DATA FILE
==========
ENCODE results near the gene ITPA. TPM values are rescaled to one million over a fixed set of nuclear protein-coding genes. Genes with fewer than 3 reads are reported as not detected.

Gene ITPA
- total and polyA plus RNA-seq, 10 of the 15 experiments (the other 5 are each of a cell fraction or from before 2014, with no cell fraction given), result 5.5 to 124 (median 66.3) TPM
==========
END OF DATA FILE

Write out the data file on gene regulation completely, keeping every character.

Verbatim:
ENCODE results near the gene ITPA. TPM values are rescaled to one million over a fixed set of nuclear protein-coding genes. Genes with fewer than 3 reads are reported as not detected.

Gene ITPA
- total and polyA plus RNA-seq, 10 of the 15 experiments (the other 5 are each of a cell fraction or from before 2014, with no cell fraction given), result 5.5 to 124 (median 66.3) TPM